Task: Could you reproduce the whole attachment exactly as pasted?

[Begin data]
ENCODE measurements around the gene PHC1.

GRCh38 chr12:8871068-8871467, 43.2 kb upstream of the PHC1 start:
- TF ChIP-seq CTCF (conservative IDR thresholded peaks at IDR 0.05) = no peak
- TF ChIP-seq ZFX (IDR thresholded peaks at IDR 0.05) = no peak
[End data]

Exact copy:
ENCODE measurements around the gene PHC1.

GRCh38 chr12:8871068-8871467, 43.2 kb upstream of the PHC1 start:
- TF ChIP-seq CTCF (conservative IDR thresholded peaks at IDR 0.05) = no peak
- TF ChIP-seq ZFX (IDR thresholded peaks at IDR 0.05) = no peak